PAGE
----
By Liv Barry
The 74 Annual Primetime Emmy Awards, hosted by longtime “Saturday Night Live” actor Kenan Thompson, premiered on Monday, September 12 to little fanfare. According to CNN, this year’s Emmys averaged only 5.9 million views, falling 25% from last year’s 7.4 million viewer average.
Despite low viewership, the broadcast was full of groundbreaking wins for television shows helmed by creatives of color, including beloved series “Abbott Elementary” and “Squid Game.”
At the beginning of the ceremony, Sheryl Lee Ralph won outstanding supporting actress in a comedy series for her performance as Barbara Howard in “Abbott Elementary.”
While delivering her acceptance speech, Ralph broke into a rendition of Dianne Reeves’s “Endangered Species” to commemorate her win.
“To anyone who has ever, ever had a dream and thought your dream wasn’t, wouldn’t, couldn’t come true, I am here to tell you that this is what believing looks like; this is what striving looks like, and don’t you ever, ever give up on you,” Ralph said.
Ralph is the first Black woman in 35 years to win the award.
“Abbott Elementary” won again later in the night, commemorating Quinta Brunson, the show’s producer, writer, and lead actress, for outstanding writing for a comedy series.
Brunson’s win is cause for celebration as she is the first independently working Black woman to win in the category. However, her joyous acceptance speech was interrupted by Jimmy Kimmel, who laid prostrate on the ground in front of Brunson throughout her speech.
According to NBC, Kimmel publicly apologized to Brunson later in the week on an episode of “Jimmy Kimmel Live!” During Kimmel’s opening monologue, Brunson interrupted him to deliver the remainder of her speech.
Later in the ceremony, pop sensation Lizzo won for outstanding competition program for her original series “Watch Out for the Big Grrrls.”
The series, which follows Lizzo as she searches for plus-sized back-up dancers for her world tour, is considered by many to be a groundbreaking take on the reality competition program. Where many reality programs prioritize the interpersonal drama of their thin, white contestants, “Watch Out for the Big Grrrls” seeks to uplift a diverse spectrum of confident, plus-sized women.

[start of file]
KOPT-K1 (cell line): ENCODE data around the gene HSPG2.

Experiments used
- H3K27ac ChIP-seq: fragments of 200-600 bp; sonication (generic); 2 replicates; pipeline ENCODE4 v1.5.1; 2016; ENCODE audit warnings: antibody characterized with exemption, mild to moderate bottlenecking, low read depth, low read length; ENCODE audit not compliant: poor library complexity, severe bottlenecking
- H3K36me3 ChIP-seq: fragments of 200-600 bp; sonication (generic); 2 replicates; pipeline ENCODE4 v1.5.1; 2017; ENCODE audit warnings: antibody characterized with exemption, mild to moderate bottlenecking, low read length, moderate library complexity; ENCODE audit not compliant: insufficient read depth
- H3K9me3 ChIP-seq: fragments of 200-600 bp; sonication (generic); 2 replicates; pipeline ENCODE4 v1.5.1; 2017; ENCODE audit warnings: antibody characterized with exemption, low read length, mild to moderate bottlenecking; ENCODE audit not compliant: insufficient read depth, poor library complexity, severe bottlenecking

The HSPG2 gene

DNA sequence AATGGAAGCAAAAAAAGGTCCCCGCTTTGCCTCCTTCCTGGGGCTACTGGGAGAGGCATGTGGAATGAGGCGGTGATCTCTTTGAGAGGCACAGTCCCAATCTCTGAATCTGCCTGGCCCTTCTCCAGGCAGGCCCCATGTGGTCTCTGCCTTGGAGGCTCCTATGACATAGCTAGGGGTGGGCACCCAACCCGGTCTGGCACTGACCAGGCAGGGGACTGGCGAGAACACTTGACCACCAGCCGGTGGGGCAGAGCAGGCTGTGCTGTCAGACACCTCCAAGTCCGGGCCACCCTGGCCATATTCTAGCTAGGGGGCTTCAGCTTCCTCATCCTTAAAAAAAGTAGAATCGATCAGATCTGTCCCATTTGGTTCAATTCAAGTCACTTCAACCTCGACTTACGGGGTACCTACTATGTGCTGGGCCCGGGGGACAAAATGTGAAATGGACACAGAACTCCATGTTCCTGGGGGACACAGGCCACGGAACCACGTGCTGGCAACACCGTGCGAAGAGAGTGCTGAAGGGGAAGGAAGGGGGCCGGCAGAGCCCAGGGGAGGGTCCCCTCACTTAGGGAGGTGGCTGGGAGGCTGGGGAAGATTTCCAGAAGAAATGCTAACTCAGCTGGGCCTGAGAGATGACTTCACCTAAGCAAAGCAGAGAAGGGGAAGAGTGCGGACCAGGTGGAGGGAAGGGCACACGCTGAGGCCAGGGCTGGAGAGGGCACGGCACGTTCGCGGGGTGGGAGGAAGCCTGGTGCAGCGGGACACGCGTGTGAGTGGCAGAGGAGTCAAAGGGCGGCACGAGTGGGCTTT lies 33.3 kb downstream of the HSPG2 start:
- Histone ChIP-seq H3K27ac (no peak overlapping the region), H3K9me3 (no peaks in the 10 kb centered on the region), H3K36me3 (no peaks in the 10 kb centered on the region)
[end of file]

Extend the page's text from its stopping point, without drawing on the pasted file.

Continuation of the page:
During her acceptance speech, Lizzo profusely thanked her “Big Grrrls,” who were in attendance with her.
“I’m very emotional. The trophy is nice, but my emotion is for these people who are on the stage with me. The stories that they shared, they’re not that unique. They just don’t get the platform,” Lizzo said.
Zendaya, who previously won outstanding lead actress in a drama series in 2020 for her performance as Rue in “Euphoria,” took home the award once again this year.
While “Euphoria” received criticism both online and from advocacy groups like Drug Abuse Resistance Education. for its glamorized depiction of substance abuse, Zendaya dedicated her award to those struggling with addiction.
“…my greatest wish for Euphoria was that it could help heal people. I just want to say thank you to everyone who has shared their story with me,” Zendaya said.
Zendaya is the first Black woman to win twice for outstanding lead actress in a drama series.
The ceremony was also full of wins for the South Korean drama series “Squid Game.” Last fall, the show broke records as the most-watched Netflix series of all time, toppling the reign of American-produced series like “Bridgerton” and “Stranger Things.”
While “Squid Game” lost the category to the HBO drama “Succession,” the show is the first foreign language series to be nominated for best drama series.
Actor Lee Jung-Jae won for outstanding lead actor in a drama series for his role as Seong Gi-hun, making history as the first South Korean actor to do so.
“Squid Game” director Hwang Dong-hyuk is also the first South Korean to win outstanding directing for a drama series. While delivering his acceptance speech, Hwang vowed that this would not be the last time the Emmys audience saw his face on stage, reminding the audience that the series would be returning with a second season.
“Since ‘Squid Game’ got nominations at the Emmys, people keep telling me I made history, but I don’t think I made history by myself. I believe, I have to say, we all made history together,” Hwang said.